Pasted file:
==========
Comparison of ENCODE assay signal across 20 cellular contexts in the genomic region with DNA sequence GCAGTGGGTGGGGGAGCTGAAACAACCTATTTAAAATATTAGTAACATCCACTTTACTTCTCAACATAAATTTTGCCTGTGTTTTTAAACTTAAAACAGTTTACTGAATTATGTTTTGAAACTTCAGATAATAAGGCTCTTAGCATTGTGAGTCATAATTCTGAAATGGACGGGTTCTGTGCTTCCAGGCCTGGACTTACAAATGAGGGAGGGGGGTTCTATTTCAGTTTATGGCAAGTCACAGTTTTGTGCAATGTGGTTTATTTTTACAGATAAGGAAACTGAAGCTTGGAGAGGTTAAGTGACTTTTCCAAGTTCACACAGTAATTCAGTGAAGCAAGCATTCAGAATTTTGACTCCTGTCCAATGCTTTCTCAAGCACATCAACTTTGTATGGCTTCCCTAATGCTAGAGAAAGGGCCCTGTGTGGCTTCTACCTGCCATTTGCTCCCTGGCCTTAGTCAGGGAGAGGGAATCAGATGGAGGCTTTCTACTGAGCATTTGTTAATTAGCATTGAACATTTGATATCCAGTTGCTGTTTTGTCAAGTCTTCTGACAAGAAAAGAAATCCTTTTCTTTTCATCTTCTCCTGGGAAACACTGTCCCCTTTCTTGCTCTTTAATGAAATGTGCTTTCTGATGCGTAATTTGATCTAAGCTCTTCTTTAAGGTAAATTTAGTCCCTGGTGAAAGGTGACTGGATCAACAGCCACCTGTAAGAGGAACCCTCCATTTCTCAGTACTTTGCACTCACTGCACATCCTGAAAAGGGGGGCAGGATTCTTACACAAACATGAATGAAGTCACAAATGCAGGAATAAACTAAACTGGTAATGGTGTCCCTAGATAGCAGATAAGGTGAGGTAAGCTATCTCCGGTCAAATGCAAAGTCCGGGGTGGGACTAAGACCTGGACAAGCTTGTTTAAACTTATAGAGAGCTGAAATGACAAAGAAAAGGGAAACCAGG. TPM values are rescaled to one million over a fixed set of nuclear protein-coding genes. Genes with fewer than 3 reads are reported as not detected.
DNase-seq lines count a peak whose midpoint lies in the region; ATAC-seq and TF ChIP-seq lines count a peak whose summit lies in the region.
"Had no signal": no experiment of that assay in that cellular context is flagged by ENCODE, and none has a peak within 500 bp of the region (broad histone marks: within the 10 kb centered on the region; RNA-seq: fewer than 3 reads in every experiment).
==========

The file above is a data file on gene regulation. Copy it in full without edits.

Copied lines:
Comparison of ENCODE assay signal across 20 cellular contexts in the genomic region with DNA sequence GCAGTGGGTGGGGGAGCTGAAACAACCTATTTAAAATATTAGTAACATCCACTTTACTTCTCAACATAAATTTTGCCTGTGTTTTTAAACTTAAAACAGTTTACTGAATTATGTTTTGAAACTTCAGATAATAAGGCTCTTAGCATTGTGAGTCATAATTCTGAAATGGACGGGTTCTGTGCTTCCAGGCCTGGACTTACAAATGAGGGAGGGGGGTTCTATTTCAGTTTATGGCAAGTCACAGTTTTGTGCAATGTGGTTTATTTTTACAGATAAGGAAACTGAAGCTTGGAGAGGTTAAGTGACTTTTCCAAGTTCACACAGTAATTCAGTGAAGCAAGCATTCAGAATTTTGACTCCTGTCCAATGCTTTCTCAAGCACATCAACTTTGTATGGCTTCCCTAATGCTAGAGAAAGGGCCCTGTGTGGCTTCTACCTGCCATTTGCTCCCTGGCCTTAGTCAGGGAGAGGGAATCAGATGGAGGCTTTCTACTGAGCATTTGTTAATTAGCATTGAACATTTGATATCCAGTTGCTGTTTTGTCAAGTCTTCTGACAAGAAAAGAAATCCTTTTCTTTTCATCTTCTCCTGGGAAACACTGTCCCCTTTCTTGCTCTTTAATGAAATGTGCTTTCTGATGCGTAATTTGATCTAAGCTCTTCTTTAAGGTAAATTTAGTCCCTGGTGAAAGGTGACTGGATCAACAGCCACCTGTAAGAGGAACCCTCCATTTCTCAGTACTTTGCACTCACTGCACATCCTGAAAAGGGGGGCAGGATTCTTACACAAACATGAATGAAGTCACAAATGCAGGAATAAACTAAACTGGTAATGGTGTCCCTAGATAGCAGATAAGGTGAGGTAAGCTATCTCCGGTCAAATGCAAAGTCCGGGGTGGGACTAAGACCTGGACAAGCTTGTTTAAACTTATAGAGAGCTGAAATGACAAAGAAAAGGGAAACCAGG. TPM values are rescaled to one million over a fixed set of nuclear protein-coding genes. Genes with fewer than 3 reads are reported as not detected.
DNase-seq lines count a peak whose midpoint lies in the region; ATAC-seq and TF ChIP-seq lines count a peak whose summit lies in the region.
"Had no signal": no experiment of that assay in that cellular context is flagged by ENCODE, and none has a peak within 500 bp of the region (broad histone marks: within the 10 kb centered on the region; RNA-seq: fewer than 3 reads in every experiment).